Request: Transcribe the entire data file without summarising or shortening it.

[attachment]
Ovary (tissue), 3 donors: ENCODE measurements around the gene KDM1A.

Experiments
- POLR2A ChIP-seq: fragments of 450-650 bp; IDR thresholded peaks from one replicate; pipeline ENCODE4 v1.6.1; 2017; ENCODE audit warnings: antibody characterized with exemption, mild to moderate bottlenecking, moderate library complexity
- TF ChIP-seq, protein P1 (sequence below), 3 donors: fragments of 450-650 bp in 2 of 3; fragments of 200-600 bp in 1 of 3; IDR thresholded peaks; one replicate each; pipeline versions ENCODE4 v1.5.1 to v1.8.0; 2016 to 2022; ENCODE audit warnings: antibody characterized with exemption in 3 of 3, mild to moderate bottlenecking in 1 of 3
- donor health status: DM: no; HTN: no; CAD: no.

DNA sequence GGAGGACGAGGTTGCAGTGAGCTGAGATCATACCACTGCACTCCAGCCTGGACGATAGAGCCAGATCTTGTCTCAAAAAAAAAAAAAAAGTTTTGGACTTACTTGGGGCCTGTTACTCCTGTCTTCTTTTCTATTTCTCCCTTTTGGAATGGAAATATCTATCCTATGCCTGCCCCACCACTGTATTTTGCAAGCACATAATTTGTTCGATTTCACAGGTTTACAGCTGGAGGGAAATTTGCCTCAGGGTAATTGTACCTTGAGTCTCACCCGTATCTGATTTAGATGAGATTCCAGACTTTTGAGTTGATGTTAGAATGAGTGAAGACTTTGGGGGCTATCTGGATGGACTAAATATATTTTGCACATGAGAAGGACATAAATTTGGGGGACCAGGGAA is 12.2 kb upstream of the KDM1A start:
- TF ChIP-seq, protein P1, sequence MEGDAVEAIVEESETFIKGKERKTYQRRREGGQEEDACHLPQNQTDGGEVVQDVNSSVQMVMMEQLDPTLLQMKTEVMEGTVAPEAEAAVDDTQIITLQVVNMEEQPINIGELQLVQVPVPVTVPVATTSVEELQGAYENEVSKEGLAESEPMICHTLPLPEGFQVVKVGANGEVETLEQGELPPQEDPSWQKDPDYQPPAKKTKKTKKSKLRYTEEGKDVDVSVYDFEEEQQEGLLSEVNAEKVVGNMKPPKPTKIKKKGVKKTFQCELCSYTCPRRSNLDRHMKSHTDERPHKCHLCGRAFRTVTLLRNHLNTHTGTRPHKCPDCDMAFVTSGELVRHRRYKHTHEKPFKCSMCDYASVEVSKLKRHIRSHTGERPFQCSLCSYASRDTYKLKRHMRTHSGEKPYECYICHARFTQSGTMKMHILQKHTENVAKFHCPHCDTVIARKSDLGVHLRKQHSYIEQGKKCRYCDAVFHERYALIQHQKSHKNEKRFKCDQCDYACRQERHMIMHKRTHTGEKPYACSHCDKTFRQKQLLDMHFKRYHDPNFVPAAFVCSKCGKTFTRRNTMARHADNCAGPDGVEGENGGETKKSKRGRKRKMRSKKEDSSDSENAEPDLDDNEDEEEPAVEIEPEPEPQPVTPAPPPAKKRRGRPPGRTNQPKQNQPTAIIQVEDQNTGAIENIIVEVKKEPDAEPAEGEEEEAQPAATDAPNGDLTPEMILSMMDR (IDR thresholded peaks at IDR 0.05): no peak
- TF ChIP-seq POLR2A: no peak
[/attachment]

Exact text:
Ovary (tissue), 3 donors: ENCODE measurements around the gene KDM1A.

Experiments
- POLR2A ChIP-seq: fragments of 450-650 bp; IDR thresholded peaks from one replicate; pipeline ENCODE4 v1.6.1; 2017; ENCODE audit warnings: antibody characterized with exemption, mild to moderate bottlenecking, moderate library complexity
- TF ChIP-seq, protein P1 (sequence below), 3 donors: fragments of 450-650 bp in 2 of 3; fragments of 200-600 bp in 1 of 3; IDR thresholded peaks; one replicate each; pipeline versions ENCODE4 v1.5.1 to v1.8.0; 2016 to 2022; ENCODE audit warnings: antibody characterized with exemption in 3 of 3, mild to moderate bottlenecking in 1 of 3
- donor health status: DM: no; HTN: no; CAD: no.

DNA sequence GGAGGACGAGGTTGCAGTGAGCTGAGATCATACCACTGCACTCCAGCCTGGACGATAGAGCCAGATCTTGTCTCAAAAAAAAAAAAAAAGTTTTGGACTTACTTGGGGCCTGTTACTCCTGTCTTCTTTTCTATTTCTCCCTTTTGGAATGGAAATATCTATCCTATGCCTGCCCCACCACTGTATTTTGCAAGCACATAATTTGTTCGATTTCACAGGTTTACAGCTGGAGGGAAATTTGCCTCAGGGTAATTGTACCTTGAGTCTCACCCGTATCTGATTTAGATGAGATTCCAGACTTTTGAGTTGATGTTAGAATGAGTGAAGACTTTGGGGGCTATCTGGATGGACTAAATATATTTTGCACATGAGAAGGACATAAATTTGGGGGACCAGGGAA is 12.2 kb upstream of the KDM1A start:
- TF ChIP-seq, protein P1, sequence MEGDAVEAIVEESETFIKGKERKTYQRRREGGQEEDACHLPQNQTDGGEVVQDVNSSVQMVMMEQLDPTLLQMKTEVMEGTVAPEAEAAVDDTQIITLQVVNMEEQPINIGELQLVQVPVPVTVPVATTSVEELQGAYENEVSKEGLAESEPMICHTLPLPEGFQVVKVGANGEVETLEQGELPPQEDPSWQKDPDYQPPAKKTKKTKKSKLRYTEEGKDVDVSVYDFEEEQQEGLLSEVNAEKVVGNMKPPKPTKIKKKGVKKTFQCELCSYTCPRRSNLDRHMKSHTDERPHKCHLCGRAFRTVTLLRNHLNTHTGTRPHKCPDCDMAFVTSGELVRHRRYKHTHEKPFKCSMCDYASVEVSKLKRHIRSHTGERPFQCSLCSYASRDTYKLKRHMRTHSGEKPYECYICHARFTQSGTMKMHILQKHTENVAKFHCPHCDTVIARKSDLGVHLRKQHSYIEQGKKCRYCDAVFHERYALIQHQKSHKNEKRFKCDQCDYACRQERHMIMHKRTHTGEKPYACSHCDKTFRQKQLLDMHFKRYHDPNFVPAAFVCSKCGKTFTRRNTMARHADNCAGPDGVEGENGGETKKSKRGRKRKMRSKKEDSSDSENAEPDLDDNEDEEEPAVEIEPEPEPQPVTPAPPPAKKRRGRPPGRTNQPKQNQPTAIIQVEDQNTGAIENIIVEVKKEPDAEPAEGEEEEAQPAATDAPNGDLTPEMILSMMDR (IDR thresholded peaks at IDR 0.05): no peak
- TF ChIP-seq POLR2A: no peak